At least 14 deaths were reported in Indiana, 14 in Kentucky and 3 in southern Ohio, according to The A.P. Local officials in several states battled rain and wind throughout the night, trying to determine how many people might have died and assessing damage from the storm.

“It’s pretty chaotic right now,” said Sgt. Noel Houze of the Indiana State Police. He said at least two people had died in the tiny town of Holton, in Ripley County. Like so many communities hit by the storm, power was out, and trees were everywhere. Schoolchildren had already gone home before the storm hit, the authorities said. Three people were reported dead in a nearby county.

“Then the gates of hell opened up,” a dispatcher said.

The culprit was a warm, moist and unseasonable air mass that reached far to the north, where it mixed with colder air, said Harold Brooks, a research meteorologist at the National Severe Storms Laboratory in Norman, Okla., part of the National Oceanic and Atmospheric Administration. Dr. Brooks predicted the day would be perhaps one of the top five for bad weather this year.

On CNN, Gov. Mitch Daniels of Indiana, who planned to travel to the damaged southern section of the state on Saturday, said rescue workers were desperately searching through rubble in search of anyone trapped, adding, “our people are racing the nightfall.”

The tiny town of Marysville, Ind., less than an hour’s drive north of Louisville, was reported to be nearly flattened.

“We’ve had a few tornadoes come through the area, but this is the worst one we’ve seen,” said Maj. Chuck Adams of the Clark County sheriff’s office, who has lived in the area for 30 years.

The signs that the storms were serious came early. The first warning went up around 9:30 a.m. By about 1:30 p.m., at least 12 tornadoes had touched down in three states. One of them was Alabama, which lost 272 people in one day last April. Dozens of those deaths came in the same rural slice of northern Alabama hit hard on Friday.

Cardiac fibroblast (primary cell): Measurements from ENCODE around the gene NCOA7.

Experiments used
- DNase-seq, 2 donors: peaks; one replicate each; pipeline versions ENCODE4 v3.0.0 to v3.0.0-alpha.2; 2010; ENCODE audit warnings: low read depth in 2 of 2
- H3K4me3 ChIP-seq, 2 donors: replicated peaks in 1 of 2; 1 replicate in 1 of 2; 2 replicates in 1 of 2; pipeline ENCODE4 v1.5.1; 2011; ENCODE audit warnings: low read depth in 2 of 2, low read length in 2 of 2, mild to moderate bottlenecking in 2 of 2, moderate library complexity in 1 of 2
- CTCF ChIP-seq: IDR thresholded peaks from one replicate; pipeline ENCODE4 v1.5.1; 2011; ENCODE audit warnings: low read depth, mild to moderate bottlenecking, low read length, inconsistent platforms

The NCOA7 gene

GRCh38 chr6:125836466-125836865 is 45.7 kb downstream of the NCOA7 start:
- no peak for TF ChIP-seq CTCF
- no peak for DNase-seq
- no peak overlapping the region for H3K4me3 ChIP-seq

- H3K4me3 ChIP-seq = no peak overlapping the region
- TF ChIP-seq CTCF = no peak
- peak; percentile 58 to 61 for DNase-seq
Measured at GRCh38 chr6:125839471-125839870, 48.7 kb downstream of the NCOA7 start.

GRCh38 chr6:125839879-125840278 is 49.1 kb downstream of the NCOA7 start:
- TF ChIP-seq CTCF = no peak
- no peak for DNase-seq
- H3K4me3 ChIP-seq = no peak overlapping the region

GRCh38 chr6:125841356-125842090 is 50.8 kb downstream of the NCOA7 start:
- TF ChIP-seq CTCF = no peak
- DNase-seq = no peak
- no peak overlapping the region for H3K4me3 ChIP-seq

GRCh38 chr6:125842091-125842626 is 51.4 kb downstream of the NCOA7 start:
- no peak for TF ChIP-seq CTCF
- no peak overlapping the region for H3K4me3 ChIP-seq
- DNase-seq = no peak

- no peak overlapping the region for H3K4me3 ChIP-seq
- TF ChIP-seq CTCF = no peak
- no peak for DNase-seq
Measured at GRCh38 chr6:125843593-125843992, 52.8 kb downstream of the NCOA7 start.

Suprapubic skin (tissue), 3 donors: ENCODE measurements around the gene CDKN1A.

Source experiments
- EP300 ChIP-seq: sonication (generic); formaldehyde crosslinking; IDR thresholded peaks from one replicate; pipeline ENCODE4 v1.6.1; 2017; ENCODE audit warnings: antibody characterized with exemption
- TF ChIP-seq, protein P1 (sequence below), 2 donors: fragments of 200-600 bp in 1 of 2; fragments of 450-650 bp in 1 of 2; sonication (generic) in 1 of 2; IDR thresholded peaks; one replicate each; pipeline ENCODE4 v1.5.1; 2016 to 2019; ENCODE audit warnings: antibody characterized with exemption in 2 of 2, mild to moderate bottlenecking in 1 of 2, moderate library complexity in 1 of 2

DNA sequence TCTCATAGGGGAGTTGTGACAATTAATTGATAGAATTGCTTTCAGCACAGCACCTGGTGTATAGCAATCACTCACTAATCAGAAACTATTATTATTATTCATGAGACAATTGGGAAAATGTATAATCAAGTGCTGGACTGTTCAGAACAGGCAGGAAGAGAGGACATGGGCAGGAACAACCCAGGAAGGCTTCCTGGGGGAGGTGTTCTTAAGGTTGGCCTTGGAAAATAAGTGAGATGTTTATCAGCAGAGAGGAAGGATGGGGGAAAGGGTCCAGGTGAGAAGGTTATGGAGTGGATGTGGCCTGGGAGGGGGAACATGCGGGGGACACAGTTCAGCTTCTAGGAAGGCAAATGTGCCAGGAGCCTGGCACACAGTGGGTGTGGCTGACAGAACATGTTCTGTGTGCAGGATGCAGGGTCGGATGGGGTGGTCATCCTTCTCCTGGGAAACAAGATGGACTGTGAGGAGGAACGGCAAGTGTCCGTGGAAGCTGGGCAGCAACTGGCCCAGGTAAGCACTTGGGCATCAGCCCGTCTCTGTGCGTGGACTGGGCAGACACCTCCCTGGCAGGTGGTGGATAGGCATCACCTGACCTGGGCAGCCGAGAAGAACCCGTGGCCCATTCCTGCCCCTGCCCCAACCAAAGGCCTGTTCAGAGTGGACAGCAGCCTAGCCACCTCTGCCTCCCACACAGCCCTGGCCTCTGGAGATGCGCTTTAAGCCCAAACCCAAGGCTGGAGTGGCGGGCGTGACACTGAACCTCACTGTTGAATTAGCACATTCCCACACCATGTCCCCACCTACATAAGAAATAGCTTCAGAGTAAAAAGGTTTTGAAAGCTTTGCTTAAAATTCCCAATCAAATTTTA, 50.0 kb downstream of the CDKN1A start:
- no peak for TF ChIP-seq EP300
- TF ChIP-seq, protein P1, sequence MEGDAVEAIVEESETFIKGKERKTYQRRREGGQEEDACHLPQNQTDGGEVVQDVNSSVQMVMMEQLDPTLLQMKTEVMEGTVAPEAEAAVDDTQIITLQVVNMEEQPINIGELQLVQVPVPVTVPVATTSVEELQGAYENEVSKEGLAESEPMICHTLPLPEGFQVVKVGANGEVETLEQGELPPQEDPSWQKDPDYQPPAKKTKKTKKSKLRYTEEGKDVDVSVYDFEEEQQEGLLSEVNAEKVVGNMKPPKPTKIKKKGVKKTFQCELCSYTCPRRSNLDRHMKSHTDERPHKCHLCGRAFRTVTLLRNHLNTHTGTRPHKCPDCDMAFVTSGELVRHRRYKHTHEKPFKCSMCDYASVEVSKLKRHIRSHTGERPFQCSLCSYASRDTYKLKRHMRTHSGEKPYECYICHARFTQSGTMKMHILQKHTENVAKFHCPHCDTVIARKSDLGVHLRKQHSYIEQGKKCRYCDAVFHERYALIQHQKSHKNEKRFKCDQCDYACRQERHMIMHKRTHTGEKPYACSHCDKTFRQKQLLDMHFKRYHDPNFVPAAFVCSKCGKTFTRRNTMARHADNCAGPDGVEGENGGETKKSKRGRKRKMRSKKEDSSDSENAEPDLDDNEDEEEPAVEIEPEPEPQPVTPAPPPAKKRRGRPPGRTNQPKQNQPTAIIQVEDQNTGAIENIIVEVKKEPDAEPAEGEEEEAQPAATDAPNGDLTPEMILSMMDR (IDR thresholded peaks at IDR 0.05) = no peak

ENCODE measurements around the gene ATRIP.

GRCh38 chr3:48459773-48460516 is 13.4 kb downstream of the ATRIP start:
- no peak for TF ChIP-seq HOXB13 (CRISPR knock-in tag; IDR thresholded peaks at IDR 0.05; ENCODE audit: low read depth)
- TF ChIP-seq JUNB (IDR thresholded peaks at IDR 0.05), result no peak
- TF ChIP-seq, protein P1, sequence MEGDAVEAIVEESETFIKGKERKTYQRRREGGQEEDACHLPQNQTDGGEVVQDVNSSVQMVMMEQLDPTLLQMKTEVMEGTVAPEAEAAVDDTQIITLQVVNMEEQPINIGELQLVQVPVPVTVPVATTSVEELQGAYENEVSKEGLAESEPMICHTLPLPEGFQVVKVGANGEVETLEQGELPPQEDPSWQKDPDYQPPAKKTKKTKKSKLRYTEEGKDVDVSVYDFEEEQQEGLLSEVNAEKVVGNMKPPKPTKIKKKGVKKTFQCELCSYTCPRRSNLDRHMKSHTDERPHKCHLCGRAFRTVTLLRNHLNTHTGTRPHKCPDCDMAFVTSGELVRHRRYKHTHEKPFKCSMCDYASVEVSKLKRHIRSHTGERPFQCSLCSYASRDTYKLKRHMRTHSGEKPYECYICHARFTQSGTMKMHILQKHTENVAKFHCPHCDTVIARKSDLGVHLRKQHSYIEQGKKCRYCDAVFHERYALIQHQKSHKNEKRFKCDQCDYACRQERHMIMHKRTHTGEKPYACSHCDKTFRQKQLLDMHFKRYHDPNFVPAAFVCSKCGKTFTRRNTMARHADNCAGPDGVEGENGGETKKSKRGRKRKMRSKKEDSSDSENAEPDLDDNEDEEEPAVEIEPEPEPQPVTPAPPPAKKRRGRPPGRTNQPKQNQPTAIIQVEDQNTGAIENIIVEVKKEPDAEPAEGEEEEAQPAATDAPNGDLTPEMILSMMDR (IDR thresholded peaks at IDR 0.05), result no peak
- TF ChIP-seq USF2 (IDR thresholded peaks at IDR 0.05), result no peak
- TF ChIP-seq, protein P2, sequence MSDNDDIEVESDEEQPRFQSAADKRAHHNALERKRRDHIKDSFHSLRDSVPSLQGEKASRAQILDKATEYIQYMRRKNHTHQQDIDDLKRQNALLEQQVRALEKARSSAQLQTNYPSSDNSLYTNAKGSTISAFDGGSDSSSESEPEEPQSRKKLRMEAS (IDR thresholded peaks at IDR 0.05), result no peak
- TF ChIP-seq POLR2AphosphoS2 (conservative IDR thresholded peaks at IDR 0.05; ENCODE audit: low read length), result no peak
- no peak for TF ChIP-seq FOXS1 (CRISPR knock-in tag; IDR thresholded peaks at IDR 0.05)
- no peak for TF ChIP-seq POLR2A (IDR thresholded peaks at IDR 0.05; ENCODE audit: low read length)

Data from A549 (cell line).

Greg Cook and his wife, Brenda Collier, live a couple of miles from where a deadly tornado ripped through in 2011. This year, it was their turn. Their house was destroyed. They were not home at the time, but their Labrador retriever mix, Coco, was. They found the dog wet and shivering in a roofless hallway.

“Those storms last year scared the hell out of everybody,” Mr. Cook said. “This year, everybody was ready. They were scared. They were watching weather on TV, listening to weather on the radio, calling friends and family and telling them where the tornadoes hit.”

Across the Midwest and the South, reports of damage big and small kept pouring in. The Limestone Correctional Facility in northern Alabama took a “direct hit,” an apparent tornado ripping holes in the roofs of two dormitories where 500 inmates lived and knocking down security fences, said Brian Corbett, a spokesman for the state Department of Corrections. The prison lost power and switched to generators. No one was hurt or escaped, he said.